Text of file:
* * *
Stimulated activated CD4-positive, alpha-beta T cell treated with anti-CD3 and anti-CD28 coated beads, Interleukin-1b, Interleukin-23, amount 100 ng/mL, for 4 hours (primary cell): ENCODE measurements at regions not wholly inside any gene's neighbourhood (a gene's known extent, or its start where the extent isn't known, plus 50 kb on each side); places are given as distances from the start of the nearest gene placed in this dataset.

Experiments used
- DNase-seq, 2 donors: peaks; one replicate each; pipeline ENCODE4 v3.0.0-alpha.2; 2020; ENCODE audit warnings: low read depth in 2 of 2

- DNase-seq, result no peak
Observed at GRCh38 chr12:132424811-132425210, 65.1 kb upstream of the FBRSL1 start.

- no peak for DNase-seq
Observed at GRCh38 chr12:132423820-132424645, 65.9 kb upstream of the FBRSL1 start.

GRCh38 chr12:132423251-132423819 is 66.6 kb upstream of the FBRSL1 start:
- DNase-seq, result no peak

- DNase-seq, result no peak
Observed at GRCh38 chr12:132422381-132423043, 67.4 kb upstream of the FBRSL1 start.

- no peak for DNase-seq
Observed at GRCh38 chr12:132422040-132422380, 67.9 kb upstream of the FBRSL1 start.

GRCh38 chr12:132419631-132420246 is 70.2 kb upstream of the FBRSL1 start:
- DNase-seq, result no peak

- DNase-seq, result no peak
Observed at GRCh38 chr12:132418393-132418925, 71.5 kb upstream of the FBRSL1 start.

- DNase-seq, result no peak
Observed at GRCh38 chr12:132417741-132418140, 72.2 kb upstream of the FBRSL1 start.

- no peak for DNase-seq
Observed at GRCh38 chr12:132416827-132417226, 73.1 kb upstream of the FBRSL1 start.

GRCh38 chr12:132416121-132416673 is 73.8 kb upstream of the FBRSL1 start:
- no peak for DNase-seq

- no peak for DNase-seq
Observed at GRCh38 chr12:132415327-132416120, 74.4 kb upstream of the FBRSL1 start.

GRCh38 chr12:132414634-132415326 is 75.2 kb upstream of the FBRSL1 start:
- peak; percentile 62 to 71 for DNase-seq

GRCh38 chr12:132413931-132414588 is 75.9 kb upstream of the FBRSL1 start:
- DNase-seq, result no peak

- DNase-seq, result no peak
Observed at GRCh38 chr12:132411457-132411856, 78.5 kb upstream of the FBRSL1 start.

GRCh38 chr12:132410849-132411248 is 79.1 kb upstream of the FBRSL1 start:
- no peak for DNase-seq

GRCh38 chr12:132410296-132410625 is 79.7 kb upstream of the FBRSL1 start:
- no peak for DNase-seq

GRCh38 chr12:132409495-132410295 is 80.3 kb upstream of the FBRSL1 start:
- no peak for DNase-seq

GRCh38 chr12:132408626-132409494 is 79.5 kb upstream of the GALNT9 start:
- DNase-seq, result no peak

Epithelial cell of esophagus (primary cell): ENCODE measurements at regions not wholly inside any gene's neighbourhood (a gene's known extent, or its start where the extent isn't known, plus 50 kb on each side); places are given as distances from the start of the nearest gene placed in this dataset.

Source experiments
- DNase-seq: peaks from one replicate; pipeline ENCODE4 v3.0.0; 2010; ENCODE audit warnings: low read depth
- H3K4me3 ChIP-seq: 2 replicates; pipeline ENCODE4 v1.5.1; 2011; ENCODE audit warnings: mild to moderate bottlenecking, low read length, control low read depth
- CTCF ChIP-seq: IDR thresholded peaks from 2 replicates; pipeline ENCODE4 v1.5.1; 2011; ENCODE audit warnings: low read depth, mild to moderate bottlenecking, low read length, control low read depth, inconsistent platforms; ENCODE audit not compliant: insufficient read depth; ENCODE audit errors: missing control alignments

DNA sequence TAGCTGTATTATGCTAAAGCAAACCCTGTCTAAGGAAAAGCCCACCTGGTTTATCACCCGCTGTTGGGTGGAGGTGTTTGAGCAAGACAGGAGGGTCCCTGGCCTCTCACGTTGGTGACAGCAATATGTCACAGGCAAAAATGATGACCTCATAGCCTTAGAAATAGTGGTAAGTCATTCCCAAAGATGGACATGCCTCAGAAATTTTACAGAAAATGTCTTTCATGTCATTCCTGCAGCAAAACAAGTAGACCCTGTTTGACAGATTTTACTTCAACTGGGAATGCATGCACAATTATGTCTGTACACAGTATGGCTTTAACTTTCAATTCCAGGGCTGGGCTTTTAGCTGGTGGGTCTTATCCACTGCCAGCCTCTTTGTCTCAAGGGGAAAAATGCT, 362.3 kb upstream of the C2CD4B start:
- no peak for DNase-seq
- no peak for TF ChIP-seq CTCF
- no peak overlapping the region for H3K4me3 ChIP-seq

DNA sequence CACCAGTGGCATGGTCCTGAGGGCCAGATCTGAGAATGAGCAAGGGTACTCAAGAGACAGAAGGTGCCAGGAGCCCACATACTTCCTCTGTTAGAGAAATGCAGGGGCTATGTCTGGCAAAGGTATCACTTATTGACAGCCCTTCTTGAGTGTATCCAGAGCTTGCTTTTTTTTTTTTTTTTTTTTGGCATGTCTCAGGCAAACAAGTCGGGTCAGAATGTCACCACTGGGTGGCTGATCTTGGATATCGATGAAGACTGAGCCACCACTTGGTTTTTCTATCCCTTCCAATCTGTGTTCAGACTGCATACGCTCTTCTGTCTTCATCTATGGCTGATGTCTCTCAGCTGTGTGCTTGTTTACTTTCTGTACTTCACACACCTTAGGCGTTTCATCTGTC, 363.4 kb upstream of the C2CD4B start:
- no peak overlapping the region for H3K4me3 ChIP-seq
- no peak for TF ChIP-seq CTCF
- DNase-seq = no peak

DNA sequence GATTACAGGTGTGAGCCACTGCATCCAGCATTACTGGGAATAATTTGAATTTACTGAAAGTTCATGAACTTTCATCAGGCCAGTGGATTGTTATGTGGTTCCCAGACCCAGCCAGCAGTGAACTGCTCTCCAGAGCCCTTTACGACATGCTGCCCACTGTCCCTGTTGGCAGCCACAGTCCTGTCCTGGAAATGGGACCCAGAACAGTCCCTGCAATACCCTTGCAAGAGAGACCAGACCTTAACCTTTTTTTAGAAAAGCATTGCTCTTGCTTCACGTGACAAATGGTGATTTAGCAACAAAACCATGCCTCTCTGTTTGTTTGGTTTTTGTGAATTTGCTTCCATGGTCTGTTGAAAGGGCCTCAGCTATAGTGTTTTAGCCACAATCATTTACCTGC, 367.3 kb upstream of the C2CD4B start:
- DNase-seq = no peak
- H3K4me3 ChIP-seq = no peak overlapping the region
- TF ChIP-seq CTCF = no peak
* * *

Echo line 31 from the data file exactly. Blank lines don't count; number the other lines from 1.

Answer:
Observed at GRCh38 chr12:132411457-132411856, 78.5 kb upstream of the FBRSL1 start.